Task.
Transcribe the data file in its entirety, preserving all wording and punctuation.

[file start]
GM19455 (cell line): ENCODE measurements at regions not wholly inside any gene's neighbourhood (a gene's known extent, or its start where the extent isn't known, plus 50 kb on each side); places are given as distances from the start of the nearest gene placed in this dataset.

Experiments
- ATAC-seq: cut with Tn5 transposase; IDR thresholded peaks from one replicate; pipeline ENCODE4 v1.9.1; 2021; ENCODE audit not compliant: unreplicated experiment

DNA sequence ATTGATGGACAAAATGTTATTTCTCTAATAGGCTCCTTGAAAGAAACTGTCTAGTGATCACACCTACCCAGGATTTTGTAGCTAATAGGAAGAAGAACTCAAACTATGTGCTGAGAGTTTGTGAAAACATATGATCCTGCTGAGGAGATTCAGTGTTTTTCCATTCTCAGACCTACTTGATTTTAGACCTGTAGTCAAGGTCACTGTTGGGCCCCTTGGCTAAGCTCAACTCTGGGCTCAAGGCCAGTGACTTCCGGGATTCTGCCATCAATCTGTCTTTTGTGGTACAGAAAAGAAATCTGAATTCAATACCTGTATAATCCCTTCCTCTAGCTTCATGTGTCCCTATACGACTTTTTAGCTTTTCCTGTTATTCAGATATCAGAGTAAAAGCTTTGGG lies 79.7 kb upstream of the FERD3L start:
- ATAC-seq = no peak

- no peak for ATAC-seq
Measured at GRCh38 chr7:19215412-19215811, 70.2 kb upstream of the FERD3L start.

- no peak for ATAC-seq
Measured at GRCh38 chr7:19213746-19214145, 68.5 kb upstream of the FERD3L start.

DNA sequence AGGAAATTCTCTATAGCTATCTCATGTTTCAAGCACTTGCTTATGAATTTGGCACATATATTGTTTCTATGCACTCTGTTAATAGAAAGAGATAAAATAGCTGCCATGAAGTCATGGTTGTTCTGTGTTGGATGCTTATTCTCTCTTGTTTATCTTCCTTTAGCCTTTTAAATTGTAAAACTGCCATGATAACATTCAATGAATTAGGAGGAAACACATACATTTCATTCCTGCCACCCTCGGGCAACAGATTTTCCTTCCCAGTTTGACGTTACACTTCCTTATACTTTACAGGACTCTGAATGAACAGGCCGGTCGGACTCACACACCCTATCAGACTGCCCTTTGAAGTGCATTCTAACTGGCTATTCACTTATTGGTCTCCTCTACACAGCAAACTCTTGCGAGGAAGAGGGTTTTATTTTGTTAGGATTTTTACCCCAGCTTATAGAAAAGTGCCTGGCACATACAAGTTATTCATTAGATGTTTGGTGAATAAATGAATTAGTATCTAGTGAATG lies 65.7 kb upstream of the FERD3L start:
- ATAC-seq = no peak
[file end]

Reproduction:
GM19455 (cell line): ENCODE measurements at regions not wholly inside any gene's neighbourhood (a gene's known extent, or its start where the extent isn't known, plus 50 kb on each side); places are given as distances from the start of the nearest gene placed in this dataset.

Experiments
- ATAC-seq: cut with Tn5 transposase; IDR thresholded peaks from one replicate; pipeline ENCODE4 v1.9.1; 2021; ENCODE audit not compliant: unreplicated experiment

DNA sequence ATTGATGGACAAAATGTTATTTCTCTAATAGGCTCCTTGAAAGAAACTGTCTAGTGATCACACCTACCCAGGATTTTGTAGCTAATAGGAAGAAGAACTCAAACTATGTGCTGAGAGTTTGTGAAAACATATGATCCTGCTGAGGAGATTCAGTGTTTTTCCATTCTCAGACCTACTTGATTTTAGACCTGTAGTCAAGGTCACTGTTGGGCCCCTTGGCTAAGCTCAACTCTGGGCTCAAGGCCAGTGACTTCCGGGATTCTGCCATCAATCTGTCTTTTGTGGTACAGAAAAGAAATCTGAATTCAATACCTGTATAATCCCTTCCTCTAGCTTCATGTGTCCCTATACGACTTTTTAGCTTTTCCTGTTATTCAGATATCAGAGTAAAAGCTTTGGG lies 79.7 kb upstream of the FERD3L start:
- ATAC-seq = no peak

- no peak for ATAC-seq
Measured at GRCh38 chr7:19215412-19215811, 70.2 kb upstream of the FERD3L start.

- no peak for ATAC-seq
Measured at GRCh38 chr7:19213746-19214145, 68.5 kb upstream of the FERD3L start.

DNA sequence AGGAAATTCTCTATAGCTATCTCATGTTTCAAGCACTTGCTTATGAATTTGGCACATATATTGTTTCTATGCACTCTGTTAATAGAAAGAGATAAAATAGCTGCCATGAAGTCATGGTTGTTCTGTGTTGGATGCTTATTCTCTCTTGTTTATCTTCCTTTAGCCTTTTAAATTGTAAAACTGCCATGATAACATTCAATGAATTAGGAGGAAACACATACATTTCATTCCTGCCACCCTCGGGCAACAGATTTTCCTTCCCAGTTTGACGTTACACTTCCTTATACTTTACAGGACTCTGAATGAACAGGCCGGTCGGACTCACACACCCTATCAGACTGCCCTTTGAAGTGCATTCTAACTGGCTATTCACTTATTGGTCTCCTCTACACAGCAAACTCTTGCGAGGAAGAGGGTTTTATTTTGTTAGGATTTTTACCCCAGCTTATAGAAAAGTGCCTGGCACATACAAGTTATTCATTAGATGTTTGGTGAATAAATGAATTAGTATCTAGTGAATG lies 65.7 kb upstream of the FERD3L start:
- ATAC-seq = no peak